[PANEL SESSION] Financial inclusion of young entrepreneurs: A long road covered and innovations still possible

  • Dominique OWEKISA, ADA
    • Fatoumata Niang NIOX, Jokkolabs Senegal
    • Mama KOUENTA, Swisscontact Mali

    PRESENTATIONS (Session held in French)

    The speakers introduced themselves for this session on key challenges that young entrepreneurs are facing today when trying to access finance. The session aimed to discuss new ways to improve access to finance for young entrepreneurs, through collaboration between financial institutions and business support organisations, and through the development of innovative financial products.

    Niang NIOX discussed how the credibility of young entrepreneurs is linked to poverty and lack of training of young entrepreneurs.  As such, Jokkolabs Senegal interventions are targeted at training young entrepreneurs in the professional area of their performance, but also including basic entrepreneurial competencies, including ideation, development of business models, building networks and partnerships, and accessing capital and finances through financial partner institutions. 

    The objective is to provide a full circle of support to young entrepreneurs so they can be successful, including that they pay back their loans appropriately. Some of the Jokkolabs’ programmes are supported by ADA, and increasingly by the Senegalese State. It is important to bear in mind that 80% of the young entrepreneurs are facing a first credit experience, and as such require support and training to ensure they understand that revenues are not all profit but also need to be oriented to reimbursing loans received. She highlighted that more needs to be done, particularly by governments, to ensure enough coverage of appropriate business development services, as well as finance to address the needs of young entrepreneurs in Africa. Only thus will it be possible to ensure the funds defined to funding young entrepreneurs can follow a circular path and be used to finance new investment projects.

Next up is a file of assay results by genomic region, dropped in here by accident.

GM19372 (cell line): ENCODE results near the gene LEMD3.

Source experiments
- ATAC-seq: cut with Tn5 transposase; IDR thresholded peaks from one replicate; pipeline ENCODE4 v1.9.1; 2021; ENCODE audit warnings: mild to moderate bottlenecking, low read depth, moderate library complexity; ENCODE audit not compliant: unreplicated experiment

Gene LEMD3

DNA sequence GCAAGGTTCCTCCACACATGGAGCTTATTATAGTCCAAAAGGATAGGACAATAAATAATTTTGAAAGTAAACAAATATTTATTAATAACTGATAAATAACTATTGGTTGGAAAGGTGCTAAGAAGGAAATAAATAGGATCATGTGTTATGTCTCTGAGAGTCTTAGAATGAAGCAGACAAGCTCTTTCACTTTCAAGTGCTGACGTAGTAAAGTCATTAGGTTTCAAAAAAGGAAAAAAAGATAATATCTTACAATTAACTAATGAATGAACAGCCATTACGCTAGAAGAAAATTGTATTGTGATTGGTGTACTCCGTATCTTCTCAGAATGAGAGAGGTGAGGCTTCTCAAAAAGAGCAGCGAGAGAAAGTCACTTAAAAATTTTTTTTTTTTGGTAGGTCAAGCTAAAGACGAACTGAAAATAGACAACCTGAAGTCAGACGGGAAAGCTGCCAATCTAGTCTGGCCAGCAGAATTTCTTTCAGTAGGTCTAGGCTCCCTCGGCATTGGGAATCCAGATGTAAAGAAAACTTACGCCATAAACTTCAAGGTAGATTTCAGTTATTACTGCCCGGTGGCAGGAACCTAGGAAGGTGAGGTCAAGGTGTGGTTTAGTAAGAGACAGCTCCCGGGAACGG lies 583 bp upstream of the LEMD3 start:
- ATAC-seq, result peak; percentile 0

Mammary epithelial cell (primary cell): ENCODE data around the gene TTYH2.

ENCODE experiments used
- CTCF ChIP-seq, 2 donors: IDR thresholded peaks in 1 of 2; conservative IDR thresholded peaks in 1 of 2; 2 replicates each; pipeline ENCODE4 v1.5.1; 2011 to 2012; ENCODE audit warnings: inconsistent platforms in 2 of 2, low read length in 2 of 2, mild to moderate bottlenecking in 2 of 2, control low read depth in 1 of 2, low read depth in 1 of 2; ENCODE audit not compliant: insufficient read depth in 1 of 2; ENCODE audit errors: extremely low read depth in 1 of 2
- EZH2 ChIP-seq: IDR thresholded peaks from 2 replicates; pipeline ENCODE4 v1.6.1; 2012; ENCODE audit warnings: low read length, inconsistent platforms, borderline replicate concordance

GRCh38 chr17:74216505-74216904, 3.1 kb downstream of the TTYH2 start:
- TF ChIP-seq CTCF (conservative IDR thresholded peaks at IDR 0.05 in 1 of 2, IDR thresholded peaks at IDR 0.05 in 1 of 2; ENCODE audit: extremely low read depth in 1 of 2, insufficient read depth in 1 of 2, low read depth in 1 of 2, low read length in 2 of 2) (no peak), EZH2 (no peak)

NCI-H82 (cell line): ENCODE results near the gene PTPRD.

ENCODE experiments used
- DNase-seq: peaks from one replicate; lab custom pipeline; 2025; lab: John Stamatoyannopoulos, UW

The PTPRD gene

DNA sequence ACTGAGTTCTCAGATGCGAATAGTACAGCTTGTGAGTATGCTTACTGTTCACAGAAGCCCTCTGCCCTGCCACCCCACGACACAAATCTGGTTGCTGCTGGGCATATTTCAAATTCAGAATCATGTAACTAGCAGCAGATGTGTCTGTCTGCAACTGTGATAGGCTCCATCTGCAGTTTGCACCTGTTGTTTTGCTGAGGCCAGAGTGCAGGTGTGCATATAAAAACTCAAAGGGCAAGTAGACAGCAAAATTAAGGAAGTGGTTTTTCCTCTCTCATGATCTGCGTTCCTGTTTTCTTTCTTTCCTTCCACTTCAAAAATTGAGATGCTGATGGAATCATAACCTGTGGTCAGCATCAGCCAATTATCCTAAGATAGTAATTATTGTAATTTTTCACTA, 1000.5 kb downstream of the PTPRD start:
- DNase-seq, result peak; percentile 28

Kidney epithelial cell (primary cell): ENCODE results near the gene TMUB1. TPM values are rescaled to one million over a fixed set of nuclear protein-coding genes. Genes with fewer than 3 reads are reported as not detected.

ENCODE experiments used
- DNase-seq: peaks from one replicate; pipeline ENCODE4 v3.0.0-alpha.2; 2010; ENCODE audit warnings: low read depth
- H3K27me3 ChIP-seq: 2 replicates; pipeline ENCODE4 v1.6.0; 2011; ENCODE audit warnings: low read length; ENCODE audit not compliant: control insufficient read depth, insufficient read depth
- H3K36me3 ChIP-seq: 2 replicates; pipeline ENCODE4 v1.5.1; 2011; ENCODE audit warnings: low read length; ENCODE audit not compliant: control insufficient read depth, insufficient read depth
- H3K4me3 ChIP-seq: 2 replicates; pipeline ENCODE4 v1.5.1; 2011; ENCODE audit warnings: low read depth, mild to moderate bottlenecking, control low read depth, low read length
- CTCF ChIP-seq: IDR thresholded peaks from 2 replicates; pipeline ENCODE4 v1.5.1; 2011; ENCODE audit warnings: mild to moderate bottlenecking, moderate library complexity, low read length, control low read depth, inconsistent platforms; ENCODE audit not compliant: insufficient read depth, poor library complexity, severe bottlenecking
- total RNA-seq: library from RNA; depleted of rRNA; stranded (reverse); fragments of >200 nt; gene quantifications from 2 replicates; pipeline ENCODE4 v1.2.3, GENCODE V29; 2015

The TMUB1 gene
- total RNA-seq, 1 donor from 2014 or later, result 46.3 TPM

Dominique OWEKISA briefly highlighted that ADA is an active partner in the development of new financial products to facilitate the process of supporting first financing to young entrepreneurs in various countries, including Senegal.

    Mama KOUENTA subsequently discussed the differences in the needs of young entrepreneurs receiving their first loan vis-à-vis the needs of more established enterprises. He shared their experience with a project funded by the Danish Embassy in Mali, and implemented by Swisscontact. It was built on local conditions, and provided business support to 1,300 enterprises that requested loans. Some 1,000 loans have been disbursed with very good reimbursement rates.